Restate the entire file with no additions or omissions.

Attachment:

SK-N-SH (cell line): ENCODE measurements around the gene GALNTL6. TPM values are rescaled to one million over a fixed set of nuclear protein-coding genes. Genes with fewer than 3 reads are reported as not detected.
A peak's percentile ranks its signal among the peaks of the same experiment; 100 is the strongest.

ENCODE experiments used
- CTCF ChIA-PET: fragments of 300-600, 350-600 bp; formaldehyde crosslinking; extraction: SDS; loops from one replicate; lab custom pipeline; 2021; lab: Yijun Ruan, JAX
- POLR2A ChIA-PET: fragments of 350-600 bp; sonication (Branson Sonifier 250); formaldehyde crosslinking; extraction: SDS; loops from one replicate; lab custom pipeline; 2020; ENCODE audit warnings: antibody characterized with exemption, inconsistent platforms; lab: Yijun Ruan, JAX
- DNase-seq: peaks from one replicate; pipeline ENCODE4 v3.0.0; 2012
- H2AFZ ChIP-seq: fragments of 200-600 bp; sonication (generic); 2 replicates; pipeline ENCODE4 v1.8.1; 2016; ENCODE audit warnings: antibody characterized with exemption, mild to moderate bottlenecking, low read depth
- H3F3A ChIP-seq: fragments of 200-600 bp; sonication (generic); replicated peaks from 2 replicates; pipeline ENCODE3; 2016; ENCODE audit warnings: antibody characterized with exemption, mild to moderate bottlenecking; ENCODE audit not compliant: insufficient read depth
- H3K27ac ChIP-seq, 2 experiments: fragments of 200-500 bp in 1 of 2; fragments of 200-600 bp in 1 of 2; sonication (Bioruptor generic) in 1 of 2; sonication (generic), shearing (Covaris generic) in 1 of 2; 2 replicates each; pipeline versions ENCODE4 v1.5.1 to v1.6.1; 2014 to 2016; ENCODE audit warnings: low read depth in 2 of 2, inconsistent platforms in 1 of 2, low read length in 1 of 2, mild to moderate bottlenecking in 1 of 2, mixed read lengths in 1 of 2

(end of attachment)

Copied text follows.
SK-N-SH (cell line): ENCODE measurements around the gene GALNTL6. TPM values are rescaled to one million over a fixed set of nuclear protein-coding genes. Genes with fewer than 3 reads are reported as not detected.
A peak's percentile ranks its signal among the peaks of the same experiment; 100 is the strongest.

ENCODE experiments used
- CTCF ChIA-PET: fragments of 300-600, 350-600 bp; formaldehyde crosslinking; extraction: SDS; loops from one replicate; lab custom pipeline; 2021; lab: Yijun Ruan, JAX
- POLR2A ChIA-PET: fragments of 350-600 bp; sonication (Branson Sonifier 250); formaldehyde crosslinking; extraction: SDS; loops from one replicate; lab custom pipeline; 2020; ENCODE audit warnings: antibody characterized with exemption, inconsistent platforms; lab: Yijun Ruan, JAX
- DNase-seq: peaks from one replicate; pipeline ENCODE4 v3.0.0; 2012
- H2AFZ ChIP-seq: fragments of 200-600 bp; sonication (generic); 2 replicates; pipeline ENCODE4 v1.8.1; 2016; ENCODE audit warnings: antibody characterized with exemption, mild to moderate bottlenecking, low read depth
- H3F3A ChIP-seq: fragments of 200-600 bp; sonication (generic); replicated peaks from 2 replicates; pipeline ENCODE3; 2016; ENCODE audit warnings: antibody characterized with exemption, mild to moderate bottlenecking; ENCODE audit not compliant: insufficient read depth
- H3K27ac ChIP-seq, 2 experiments: fragments of 200-500 bp in 1 of 2; fragments of 200-600 bp in 1 of 2; sonication (Bioruptor generic) in 1 of 2; sonication (generic), shearing (Covaris generic) in 1 of 2; 2 replicates each; pipeline versions ENCODE4 v1.5.1 to v1.6.1; 2014 to 2016; ENCODE audit warnings: low read depth in 2 of 2, inconsistent platforms in 1 of 2, low read length in 1 of 2, mild to moderate bottlenecking in 1 of 2, mixed read lengths in 1 of 2